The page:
> (predicative vs impredicative) mathematics, etc?  Please be explicit,
> and please try to say it in terms that can be understood by somebody
> who is not intimately familiar with these very complicated systems of
> ordinal notations.

First, let me ask you to tell me how a combinatorial independence
contributes to our understanding of the logical structure of mathematics
(in a manner in accordance with the terms you've set above). Then replace
"combinatorial independence" everywhere by "ordinal analysis," and tell me
why the result fails to meet your challenge.

>  > Many category theorists ... may feel that proof theorists are
>  > missing the point entirely. ...  Taken alone, neither the
>  > ontological nor the structural account tells the whole story; but
>  > taken together, they complement each other nicely.
> My problem with the category theorists, Bourbakians, and other
> structuralists is precisely that they fail to recognize this.  They
> delude themselves into thinking that structure alone is important.
> This has resulted in further fragmentation and isolation of
> mathematics from the rest of human knowledge.  Jeremy, you are trying
> to make friends with the structuralists, but is it worth it?

Certainly-- some of my best friends are structuralists, and many are doing
good research.

Let's be reasonable, Steve. The category theorists I've met so far have
been perfectly willing to discuss the relative merits of various
foundational approaches, and are supportive of the work I am doing even
though my field is is different from theirs. So I can't really share your
sense of gloom and doom. Of course, every field has closed-minded,
obnoxious polemicists, and I don't support that kind of behavior. But I'd
rather work constructively with the remainder to try to understand the
different approaches. The divisive bickering is, I think, bad for the
logic community as a whole.

> I reviewed this anti-foundational trend in my FOM posting 
>      FOM: Tymoczko's book; "quasi-empiricism"; the gold standard
> of 1 Feb 1998 22:17:36.  Hersh seems to have gone off on a strange
> political tangent.  What I find truly bizarre about the self-styled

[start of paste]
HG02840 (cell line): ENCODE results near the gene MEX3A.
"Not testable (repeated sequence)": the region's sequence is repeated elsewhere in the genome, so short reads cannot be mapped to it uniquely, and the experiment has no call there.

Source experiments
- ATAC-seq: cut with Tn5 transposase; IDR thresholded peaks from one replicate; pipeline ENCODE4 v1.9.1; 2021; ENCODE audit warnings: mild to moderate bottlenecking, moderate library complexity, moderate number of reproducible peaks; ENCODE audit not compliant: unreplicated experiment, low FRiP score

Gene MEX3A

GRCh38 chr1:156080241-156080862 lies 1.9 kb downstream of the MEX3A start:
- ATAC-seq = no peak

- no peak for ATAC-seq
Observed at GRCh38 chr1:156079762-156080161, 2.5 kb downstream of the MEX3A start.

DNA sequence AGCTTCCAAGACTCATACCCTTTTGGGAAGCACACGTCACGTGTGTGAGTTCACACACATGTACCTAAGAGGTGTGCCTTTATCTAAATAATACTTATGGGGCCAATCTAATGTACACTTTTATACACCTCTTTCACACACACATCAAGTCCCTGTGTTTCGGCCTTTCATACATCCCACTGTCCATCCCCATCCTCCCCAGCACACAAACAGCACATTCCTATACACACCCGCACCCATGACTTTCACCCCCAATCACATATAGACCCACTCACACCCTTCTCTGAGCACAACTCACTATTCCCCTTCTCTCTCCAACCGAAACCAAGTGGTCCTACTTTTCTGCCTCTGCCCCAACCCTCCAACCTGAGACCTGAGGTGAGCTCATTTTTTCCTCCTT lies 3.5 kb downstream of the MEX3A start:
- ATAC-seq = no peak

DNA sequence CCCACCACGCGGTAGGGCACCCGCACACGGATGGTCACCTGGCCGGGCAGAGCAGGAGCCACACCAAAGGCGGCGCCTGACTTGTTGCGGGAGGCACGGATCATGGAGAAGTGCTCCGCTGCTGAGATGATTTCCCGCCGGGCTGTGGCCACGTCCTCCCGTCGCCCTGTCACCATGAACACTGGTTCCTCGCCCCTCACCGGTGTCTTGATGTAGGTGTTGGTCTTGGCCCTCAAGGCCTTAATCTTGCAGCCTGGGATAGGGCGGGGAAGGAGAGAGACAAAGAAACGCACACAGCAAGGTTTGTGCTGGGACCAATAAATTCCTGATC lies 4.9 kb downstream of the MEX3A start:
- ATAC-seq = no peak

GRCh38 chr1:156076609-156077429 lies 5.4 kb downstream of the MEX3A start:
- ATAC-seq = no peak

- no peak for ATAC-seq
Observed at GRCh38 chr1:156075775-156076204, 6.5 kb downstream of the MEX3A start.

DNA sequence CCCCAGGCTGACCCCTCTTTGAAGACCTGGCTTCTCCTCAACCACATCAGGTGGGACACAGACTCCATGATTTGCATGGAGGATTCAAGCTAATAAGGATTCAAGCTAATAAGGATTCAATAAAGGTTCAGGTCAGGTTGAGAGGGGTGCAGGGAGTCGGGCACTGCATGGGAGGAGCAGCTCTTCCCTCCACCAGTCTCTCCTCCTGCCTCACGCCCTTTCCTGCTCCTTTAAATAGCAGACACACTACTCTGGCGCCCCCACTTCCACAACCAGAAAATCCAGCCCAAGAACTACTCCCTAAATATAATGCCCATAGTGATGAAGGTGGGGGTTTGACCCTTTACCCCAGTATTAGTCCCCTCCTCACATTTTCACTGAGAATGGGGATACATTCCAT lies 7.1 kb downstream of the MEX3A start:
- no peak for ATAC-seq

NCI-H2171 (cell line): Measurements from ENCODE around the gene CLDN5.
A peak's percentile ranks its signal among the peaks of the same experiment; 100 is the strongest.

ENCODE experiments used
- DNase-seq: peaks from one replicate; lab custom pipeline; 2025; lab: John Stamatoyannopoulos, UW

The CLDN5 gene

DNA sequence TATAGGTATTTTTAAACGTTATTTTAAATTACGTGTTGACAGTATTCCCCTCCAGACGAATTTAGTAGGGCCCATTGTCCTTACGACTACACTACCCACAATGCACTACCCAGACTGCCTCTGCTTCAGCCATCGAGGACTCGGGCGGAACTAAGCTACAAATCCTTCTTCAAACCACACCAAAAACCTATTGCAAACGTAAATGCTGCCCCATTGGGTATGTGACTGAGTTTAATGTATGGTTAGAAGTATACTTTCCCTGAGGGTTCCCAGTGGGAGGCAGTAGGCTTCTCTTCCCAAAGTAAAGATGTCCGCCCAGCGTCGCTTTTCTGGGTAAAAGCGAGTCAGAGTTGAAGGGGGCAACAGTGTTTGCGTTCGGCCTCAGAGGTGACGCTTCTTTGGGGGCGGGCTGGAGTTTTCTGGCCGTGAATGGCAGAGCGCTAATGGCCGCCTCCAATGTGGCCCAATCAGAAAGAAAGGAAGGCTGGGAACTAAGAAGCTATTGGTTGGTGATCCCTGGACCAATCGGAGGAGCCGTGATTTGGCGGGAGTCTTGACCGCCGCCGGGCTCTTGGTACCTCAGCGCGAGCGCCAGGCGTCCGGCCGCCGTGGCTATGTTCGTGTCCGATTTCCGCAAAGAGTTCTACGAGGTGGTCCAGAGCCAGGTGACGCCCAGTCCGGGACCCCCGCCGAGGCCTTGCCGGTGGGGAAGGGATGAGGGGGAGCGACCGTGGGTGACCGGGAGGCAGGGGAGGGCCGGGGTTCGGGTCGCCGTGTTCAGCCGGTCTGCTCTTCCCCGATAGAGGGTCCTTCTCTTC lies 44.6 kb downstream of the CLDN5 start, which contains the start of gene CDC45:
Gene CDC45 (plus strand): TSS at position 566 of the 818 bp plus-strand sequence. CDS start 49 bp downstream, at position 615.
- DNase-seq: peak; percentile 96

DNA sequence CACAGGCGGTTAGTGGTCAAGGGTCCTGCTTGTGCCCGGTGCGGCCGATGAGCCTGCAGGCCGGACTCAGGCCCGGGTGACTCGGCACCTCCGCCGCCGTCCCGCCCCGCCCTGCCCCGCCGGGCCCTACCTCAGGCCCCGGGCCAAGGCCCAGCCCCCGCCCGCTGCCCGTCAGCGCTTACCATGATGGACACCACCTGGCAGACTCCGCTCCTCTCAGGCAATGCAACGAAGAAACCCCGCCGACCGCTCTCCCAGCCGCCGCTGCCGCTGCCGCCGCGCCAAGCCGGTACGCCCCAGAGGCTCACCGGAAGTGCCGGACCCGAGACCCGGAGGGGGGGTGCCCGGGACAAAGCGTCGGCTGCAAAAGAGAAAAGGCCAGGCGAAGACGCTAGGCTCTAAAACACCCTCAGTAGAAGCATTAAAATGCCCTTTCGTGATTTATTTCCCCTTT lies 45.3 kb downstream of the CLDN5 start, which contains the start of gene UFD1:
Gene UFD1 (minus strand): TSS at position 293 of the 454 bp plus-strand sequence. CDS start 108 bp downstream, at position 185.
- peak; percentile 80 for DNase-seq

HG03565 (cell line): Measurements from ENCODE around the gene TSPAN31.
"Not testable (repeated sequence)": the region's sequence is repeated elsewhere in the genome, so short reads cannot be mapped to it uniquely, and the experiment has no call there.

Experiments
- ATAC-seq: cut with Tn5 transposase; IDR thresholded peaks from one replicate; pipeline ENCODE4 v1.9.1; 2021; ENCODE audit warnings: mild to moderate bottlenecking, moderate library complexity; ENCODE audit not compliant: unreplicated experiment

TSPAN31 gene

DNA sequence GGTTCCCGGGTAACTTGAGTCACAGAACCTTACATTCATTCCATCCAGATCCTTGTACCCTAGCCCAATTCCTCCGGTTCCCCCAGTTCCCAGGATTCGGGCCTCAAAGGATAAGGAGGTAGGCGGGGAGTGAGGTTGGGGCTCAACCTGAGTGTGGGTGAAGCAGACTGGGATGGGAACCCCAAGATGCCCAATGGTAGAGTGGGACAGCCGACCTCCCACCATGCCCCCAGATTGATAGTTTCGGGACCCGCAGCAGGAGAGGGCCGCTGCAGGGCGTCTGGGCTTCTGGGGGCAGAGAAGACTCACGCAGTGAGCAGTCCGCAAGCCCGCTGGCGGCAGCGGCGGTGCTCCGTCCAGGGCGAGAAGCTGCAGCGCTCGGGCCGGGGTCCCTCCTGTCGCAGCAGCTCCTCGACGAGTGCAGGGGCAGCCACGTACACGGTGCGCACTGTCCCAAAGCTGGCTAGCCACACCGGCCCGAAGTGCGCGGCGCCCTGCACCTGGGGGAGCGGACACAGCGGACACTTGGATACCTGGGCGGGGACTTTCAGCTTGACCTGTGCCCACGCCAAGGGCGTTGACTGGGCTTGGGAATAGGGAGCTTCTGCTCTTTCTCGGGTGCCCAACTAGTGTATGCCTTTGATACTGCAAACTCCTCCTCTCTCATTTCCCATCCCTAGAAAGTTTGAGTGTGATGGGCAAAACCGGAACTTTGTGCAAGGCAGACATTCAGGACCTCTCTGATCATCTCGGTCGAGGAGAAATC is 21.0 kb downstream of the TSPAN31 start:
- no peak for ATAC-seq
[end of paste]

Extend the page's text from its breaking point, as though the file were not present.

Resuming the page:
> "quasi-empiricists" is that they refuse to acknowledge the current
> standards of rigor in mathematics.  Jeremy, do you have any idea what
> is eating these people?  Why are they so bitterly and irrationally
> opposed to f.o.m.?  Are they angry at f.o.m. for disparate reasons, or
> is there a common denominator?

What I find interesting is that you can make comments like the these, and
then wonder why people react negatively to f.o.m. Steve, what's eating

I own a copy of Tymoczko's book, and I enjoyed reading the essays a few
years ago. (As I recall, I particularly liked the essay by Hao Wang.) Now,
my work in proof theory is about as traditional as it gets, so I am
certainly a target of the anti-foundational rhetoric you describe. Does
this bother me? Not really. It seems to me that the thrust of the book is
to counter a foundational stance that asserts that there is nothing
philosophically interesting that one can say about mathematics that is not
adequately captured by the axiomatic-foundational model. Cast in those
terms, this is a rather narrow-minded and unattractive position. Tymoczko
is setting up a straw man, trying to characterize the research program by
emphasizing what it is not. Of course, the opposite extreme is similarly
ridiculous; no one in their right mind will claim that the
axiomatic-foundational model has had *nothing* to contribute to
philosophical inquiry, or that formal proof has nothing to tell us about
rigor in mathematics. I think most people, when not pushed to extremist
rhetoric, are willing to subscribe to more moderate views: the
axiomatic-foundational model is a very fruitful one, but perhaps there are
other interesting things that one can say about mathematics that are not
captured by this model. 

These "anti-foundationalists" you refer to have their work cut out for
them; right now, they have only some vague (though well-motivated)
questions, and they are still groping around for a methodology. So let's
see what they come up with. I want to make it perfectly clear that I am
not advocating that we abandon all standards in evaluating their research:
I'm sure that a lot of flaky, dull, and uninspired research goes on in the
new program, though, of course, the same is true in any field of academe.
It seems to me that the responsible and scholarly way to respond to the
developments is to offer thoughtful and reasoned criticisms of the
approaches that do not seem promising, while supporting ideas that have
more merit. Much of the f.o.m. discussion has gotten a bad rep, because
too many participants have shown up with chains and brass knuckles,
looking for a rumble. What's up with that?

In any event, I am not here to critique a research program that I don't
know much about. I have tried in my initial posting to convey some of my
personal motivations for doing the work I do, in the hopes that some
readers might find among these motivations sufficient reason to support
their local proof theorist; and I have tried to urge a more liberal
conception of f.o.m., which recognizes that different programmatic
approaches may be needed to understand the methodological framework in
which mathematicians practice their art. Having given it my best shot, I
would much prefer to get back to other things. The defense rests.